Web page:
Union politics and workplace militancy : a case study of Brazilian steelworkers in the 1980s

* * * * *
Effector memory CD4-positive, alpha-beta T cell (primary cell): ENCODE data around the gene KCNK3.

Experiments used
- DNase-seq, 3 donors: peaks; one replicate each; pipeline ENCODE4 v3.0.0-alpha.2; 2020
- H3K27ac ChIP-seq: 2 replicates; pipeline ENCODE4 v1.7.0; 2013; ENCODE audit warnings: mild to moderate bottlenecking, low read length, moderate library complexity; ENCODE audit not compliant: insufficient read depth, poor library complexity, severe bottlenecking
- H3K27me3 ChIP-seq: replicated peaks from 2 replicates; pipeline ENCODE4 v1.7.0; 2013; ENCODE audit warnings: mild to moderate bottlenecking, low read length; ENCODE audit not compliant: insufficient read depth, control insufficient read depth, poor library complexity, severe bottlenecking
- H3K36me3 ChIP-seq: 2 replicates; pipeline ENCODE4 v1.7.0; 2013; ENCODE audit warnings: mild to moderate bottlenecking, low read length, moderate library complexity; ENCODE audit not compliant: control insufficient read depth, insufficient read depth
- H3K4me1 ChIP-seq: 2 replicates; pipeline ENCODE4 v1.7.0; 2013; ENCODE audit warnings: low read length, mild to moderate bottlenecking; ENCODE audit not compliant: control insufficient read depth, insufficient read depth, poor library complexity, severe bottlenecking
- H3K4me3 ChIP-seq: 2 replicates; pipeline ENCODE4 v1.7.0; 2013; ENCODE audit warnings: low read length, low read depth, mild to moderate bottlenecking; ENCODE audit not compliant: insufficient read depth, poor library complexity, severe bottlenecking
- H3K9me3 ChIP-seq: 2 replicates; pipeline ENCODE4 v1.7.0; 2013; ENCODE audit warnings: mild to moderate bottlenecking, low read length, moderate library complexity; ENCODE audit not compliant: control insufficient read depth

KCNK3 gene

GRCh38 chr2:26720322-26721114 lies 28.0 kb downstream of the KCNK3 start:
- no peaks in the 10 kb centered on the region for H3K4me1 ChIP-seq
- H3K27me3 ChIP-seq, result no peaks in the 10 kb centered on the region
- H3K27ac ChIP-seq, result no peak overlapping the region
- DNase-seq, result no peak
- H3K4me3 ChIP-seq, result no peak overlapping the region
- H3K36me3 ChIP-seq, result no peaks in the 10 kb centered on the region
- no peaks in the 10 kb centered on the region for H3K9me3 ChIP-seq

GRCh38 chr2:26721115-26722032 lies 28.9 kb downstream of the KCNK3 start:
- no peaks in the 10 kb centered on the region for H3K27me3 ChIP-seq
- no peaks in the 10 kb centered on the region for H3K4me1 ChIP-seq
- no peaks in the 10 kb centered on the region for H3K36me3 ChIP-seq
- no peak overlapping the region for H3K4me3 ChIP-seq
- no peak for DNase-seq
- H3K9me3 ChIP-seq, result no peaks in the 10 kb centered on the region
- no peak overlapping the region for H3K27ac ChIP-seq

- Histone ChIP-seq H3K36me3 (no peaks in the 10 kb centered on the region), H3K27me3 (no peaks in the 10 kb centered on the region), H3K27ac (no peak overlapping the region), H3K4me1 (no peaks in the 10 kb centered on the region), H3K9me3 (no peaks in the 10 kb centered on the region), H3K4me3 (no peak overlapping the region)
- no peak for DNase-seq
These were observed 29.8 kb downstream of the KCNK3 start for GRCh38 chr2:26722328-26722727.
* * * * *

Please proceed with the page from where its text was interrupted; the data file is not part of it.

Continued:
The thesis analyses the relationship between shop-floor militancy and union politics in the period after the birth of "new unionism" in Brazil in the 1980s and addresses the problems and dilemmas faced by this new type of union movement. It is based on a case study of steelworkers at the National Steel Company and their representative union, the Metal workers' Union of Volta Redonda, in the state of Rio de Janeiro, Brazil. The research design has emphasised qualitative methods such as in-depth interviewing and field observation. The researcher has also made use of the computer in the analysis of data, through a new type of computer software which is being introduced in sociological research. The objectives of the thesis are two-fold. First, it offers an in-depth study of the relationship between shop-floor politics and union politics in a steel plant. The theoretical framework is based on the concept of "politics of production" introduced by Michael Burawoy, and on the debate around levels of leadership representation of union members, as inaugurated by Robert Michels. The second objective is to assess the developments of "new unionism" in Brazil, ten years after its birth, and to discuss the extent to which it has actually broken with populist and bureaucratic types of unionism and advanced towards more democratic forms of union politics. With the knowledge available today of national level politics, it is possible to argue that in the course of the 1980s the "new unionist" movement developed a significantly more legitimate and democratic relationship between union leaders and their base, and that this helped to break with the "regulated citizenship" of working-class groups in society by expanding their labour rights, by successfully pressing for changes in the Labour Code and by participating in national level politics. The analysis of the case study suggests that the contribution of the new union movement was especially significant in the politicised use of the CIPA (Internal Committee for the Prevention of Accidents) and in the innovative use of the Labour Courts. The significance of these dimensions was that they involved an attempt to expand workers' rights as well as to create new bases under which the rights were granted. On the other hand, the case study suggests that the internal dynamics of the "new union" movement still have elements which may be characterised as non-democratic, and that this generated a new set of problems and dilemmas for organised labour in Brazil for the 1990s.